How to use a potentiometer connected to arduino to increment and decrement a variable. It includes also the description of the map function used to remap range of integers value

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A potentiometer is simply a knob which is able to modify the value of a resistance. A resistance value is an analog value that can be read on any analogue pin of Arduino. In the multidimensional box I used a variable resistance (a potentiometer) to change the value of the variable used to define the max distance to use to fine tune the sonic sensor. To use a potentiometer we need to connect three wires to the Arduino board. The first goes to ground from one of the outer pins of the potentiometer. The second goes from 5 volts to the other outer pin of the potentiometer. The third goes from analog input 2 to the middle pin of the potentiometer. By turning the shaft of the potentiometer, we change the amount of resistence on either side of the wiper which is connected to the center pin of the potentiometer. This changes the relative "closeness" of that pin to 5 volts and ground, giving us a different analog input. When the shaft is turned all the way in one direction, there are 0 volts going to the pin, and we read 0. When the shaft is turned all the way in the other direction, there are 5 volts going to the pin and we read 1023. In between, analogRead() returns a number between 0 and 1023 that is proportional to the amount of voltage being applied to the pin.

NOTE: Be careful to not confuse potentiometer with Digital knobs.

Following a possible schema to connect a potentiometer:


In order to read a potentiometer start declaring an integer value that we will call: PotValue

            int PotValue;

Simply reading the analog value from the specific pin connected to the potentiometer, we will be able to retrive the resistance.

              PotValue = analogRead(POTENTIOMETER_PIN);
in this case, POTENTIOMETER_PIN is the PIN 0 and is the pin we used to connect the center connector of the potentiometer.
The value returned should be a avalue between 0 and 1023 based on the voltag applied (and cut) on the analog pin. This is valid both for 5V pins or for 3.3 pins like the ones available on the arduino 101 board.
If you want to map your value within a different range (for example 0,100), you do not need to write a complex function. You can simply use an existing function called map which can be very useful in most cases.

              NewValue = map(PotValue, 0, 1023, 0, 100);

The prototype of this function is the following:

map(value, fromLow, fromHigh, toLow, toHigh)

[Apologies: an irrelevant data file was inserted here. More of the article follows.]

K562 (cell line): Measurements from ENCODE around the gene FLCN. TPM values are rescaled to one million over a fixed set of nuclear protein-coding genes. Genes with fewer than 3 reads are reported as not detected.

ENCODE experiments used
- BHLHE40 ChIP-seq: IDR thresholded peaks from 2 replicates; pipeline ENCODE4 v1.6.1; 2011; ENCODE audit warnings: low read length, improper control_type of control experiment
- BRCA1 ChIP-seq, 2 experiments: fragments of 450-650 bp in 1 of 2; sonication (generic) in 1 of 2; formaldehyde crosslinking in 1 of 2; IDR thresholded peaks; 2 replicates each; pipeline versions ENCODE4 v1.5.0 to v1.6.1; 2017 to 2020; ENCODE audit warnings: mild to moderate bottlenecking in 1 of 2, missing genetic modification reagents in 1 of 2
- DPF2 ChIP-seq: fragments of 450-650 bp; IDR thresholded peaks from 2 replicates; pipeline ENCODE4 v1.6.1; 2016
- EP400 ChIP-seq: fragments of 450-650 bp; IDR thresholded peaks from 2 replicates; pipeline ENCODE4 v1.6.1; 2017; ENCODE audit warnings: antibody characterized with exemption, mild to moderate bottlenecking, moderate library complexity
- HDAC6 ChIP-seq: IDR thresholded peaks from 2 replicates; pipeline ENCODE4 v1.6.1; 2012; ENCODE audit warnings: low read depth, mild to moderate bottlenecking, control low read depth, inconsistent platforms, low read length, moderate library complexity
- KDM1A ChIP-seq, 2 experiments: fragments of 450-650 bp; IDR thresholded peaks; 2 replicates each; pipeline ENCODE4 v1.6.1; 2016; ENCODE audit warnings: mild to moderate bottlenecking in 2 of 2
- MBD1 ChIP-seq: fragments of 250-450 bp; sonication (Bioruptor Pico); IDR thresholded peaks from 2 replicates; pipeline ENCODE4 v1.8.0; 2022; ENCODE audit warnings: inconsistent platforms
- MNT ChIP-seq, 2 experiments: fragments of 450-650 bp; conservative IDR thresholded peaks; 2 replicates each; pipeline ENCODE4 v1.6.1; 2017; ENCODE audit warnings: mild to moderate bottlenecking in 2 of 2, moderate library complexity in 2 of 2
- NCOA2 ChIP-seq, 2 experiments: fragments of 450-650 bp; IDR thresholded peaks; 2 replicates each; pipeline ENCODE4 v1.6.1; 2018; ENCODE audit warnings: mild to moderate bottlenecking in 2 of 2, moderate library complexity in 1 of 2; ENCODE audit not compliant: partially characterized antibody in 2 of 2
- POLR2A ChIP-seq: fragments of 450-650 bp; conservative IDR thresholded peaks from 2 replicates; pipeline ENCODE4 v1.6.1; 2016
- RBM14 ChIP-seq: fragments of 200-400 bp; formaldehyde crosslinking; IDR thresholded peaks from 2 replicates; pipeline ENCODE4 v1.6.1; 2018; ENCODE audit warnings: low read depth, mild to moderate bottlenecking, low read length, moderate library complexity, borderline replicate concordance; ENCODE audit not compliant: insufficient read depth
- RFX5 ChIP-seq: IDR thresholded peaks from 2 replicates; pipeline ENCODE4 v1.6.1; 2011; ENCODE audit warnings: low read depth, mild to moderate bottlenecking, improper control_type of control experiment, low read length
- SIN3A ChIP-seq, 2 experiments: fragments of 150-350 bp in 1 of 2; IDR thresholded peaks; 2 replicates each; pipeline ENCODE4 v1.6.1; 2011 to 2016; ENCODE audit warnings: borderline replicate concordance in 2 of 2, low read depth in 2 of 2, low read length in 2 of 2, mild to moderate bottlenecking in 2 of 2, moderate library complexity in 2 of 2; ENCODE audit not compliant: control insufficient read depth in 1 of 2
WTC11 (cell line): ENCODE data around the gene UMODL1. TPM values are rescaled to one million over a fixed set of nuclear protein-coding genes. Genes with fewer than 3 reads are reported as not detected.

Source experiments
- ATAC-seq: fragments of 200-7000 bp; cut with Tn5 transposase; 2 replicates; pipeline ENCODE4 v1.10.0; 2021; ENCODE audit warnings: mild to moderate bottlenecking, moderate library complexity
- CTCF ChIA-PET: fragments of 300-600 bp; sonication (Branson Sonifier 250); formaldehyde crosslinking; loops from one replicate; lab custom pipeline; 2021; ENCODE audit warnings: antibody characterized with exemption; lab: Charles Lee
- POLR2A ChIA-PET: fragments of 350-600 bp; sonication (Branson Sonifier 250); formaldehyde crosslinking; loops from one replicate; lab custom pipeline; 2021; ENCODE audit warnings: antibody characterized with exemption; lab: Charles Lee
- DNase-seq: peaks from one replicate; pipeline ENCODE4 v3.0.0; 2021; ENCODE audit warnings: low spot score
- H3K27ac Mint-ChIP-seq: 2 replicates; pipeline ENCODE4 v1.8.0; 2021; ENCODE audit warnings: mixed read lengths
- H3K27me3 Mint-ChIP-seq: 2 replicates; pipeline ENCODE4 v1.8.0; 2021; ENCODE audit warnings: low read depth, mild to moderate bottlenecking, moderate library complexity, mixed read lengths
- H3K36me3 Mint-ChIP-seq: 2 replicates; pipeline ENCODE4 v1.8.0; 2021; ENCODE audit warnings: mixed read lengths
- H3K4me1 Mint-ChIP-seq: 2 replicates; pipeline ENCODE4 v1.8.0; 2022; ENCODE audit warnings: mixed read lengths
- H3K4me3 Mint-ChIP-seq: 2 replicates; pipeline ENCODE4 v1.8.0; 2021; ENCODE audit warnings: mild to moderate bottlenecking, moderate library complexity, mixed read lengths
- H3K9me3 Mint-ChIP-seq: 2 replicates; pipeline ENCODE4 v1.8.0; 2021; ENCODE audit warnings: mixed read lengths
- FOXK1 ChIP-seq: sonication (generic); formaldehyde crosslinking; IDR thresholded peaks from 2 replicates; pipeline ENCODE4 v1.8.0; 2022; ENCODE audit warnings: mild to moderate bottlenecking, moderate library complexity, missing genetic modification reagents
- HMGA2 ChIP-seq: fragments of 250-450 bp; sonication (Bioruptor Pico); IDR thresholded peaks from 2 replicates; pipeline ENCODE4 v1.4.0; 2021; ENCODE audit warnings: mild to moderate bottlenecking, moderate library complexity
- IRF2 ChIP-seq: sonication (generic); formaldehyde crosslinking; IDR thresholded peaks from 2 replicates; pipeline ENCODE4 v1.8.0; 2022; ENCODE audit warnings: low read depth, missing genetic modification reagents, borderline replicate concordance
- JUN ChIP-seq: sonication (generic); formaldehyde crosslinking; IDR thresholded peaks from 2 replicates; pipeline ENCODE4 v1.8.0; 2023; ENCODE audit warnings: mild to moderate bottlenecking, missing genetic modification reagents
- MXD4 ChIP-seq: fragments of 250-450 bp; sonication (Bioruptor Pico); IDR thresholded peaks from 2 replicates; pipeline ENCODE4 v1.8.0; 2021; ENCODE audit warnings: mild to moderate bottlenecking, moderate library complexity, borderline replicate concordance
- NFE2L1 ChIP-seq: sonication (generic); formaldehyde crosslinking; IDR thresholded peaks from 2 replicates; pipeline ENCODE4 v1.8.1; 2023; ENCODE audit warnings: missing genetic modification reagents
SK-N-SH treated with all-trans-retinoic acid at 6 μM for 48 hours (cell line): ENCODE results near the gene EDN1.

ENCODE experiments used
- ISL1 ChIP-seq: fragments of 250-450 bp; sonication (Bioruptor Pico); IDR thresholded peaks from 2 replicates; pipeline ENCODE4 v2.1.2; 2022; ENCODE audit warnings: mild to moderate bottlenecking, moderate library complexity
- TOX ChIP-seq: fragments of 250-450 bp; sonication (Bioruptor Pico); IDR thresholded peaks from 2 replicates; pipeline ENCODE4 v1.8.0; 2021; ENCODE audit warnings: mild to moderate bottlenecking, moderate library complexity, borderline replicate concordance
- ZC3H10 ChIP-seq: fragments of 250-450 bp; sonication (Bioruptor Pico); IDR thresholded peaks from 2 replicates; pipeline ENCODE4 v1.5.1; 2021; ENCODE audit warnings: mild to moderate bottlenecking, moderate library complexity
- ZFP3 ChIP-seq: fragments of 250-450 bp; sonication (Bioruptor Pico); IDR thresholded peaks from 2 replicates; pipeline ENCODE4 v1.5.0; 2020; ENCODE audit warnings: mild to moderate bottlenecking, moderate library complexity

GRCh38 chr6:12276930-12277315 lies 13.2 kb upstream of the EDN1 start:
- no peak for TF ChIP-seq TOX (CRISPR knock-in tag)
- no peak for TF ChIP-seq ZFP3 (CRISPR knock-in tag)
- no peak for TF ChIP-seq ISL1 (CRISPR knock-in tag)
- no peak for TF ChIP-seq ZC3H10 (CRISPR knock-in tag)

This function 'Re-maps' a number from one range to another. That is, a value of fromLow would get mapped to toLow, a value of fromHigh to toHigh, values in-between to values in-between, etc. Does not constrain values to within the range, because out-of-range values are sometimes intended and useful.
The "lower bounds" of either range may be larger or smaller than the "upper bounds" so the map() function may be used to reverse a range of numbers.

          y = map(x, 1, 50, 50, 1);

Will invert the number within the same range.

The function also handles negative numbers. For example:

          y = map(x, 1, 50, 50, -100);

Will invert and remap in a potential negative value

An interesting usage for potentiometers is to store phisically values which must be used as configuration parameters. For example, I used different potentiometers also to fine tune the algorithm I wrote for the Arduporter Robot. In Arduporter it is really important to fine tune certain parameters like the min distance from walls and the speed to use in certain conditions. Using potentiometers you can increment or decrement variables in the code and use those values as real configuration parameters.

The following code represents a possible function that you can add to your code in order to use a potentiometer as a phisical variable to store a "minDistance" value to use for your robotics applications

        void CheckPotentiometer()

            char buf[32];

            unsigned long currentMillis = millis();

            if (currentMillis - previousMillis > potentiometerInterval) {

                previousMillis = currentMillis;

                MinDistance = map(analogRead(A4), 0, 690, 0, 20);

                if (oldMinDistance != MinDistance) {
                    sprintf(buf, "MinDistance changed to: %d", MinDistance);
                    tft.drawString(buf, 0, yDraw, 2);
                    yDraw = scroll_line();
                    oldMinDistance = MinDistance;

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